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Flu Season: Time to Get Vaccinated

Posted on Sep 29, 2015 in Prevention and Wellness

 

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The flu (influenza) is serious business. Worse than a cold, the flu is highly contagious and can result in a severe illness with a high fever, cough, achiness, fatigue and sore throat. Every year the flu results in many hospitalizations and deaths. It is especially dangerous for the elderly, people with weakened immune systems or chronic health issues, pregnant women and babies.

So what can you do to protect yourself and your family?

“To prevent getting the flu, everyone 6 months and older should get vaccinated against influenza every year,” says Kim Erlich, M.D., medical director of Infection Control and Prevention at Mills-Peninsula Health Services. “The vaccine not only prevents you from getting the flu if you are exposed, but it also helps stop the spread of the disease. If everyone gets vaccinated it protects everyone else in the community, including those who are most at risk of dying from flu.”

Flu Vaccine Choices
Flu vaccines are formulated each year based on predictions from leading health organizations such as the Centers for Disease Control and Prevention (CDC) and the World Health Organization about which strains of influenza virus will be circulating during the upcoming flu season.

“This year we are very optimistic that there is a good match, and we are already seeing that some of the strains that are circulating are identical to what is in this year’s vaccine,” Dr. Erlich says. “This year’s vaccine should offer good protection.”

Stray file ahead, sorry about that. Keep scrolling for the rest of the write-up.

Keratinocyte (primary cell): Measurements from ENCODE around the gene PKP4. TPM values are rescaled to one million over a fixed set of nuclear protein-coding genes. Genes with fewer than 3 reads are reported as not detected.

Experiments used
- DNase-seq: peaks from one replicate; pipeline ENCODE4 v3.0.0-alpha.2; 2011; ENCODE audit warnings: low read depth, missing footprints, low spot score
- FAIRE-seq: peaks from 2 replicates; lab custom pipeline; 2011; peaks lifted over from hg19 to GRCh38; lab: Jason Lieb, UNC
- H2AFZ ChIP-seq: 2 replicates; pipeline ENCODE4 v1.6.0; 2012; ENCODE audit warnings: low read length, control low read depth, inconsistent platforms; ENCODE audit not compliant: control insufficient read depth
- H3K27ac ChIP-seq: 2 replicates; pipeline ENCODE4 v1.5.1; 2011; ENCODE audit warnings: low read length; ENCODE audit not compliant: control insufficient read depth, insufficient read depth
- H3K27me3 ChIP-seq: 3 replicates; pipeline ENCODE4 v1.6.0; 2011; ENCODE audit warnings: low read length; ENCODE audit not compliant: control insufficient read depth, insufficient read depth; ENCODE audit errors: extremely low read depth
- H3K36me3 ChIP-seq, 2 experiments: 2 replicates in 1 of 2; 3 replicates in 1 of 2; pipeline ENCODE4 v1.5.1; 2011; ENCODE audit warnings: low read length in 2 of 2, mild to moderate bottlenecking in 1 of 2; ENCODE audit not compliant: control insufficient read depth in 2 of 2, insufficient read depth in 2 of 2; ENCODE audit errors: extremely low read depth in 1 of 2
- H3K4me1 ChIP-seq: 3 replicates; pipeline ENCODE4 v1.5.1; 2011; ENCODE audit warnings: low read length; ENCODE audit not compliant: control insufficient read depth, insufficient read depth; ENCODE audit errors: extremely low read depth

Myths about the flu vaccine abound, but the vaccine is safe and effective. The flu vaccine does not cause the flu, and vaccine side effects are mild, and may include soreness and swelling at the injection site.

In addition to the standard-strength shot, a high-dose influenza vaccine is available for seniors 65 years and older, which may offer more protection for this higher risk group. For those who are squeamish about needles, a nasal spray (FluMist) is another option and is approved for healthy people aged 2 through 49 years of age who are not pregnant. In this case, healthy means that you don’t have a medical condition that could cause complications from the flu nasal spray. If you are severely allergic to eggs or any of the vaccine components, check with your doctor about your vaccine options.

What to Do During Flu Season
Flu viruses are mainly spread by droplets that come from infected people when they cough, sneeze or talk. You may also get the flu by touching a surface or object that has the flu virus on it and then touching your mouth, eyes or nose.

Practice good hand hygiene by washing your hands frequently with soap and water for 20 seconds or by using alcohol-based hand sanitizer. Also, when sneezing or coughing, cover your mouth and nose with a tissue, or cough or sneeze into your elbow.

“If you get the flu, stay home,” Dr. Erlich says. “We recommend people with flu practice social isolation and stay away from other people, especially people at highest risk. After your flu symptoms have resolved and you no longer have a fever without using medications such as acetaminophen and ibuprofen, stay home an additional 24 to 48 hours to prevent spreading it to others.”

If you are in one of the high risk groups, such as elderly or immune compromised, and you get the flu, contact your doctor. Treatment with anti-viral drugs, such as Tamiflu, can help lessen the severity and duration of the flu.

photosKim Erlich, M.D. is medical director of Infection Control and Prevention at Mills-Peninsula Health Services.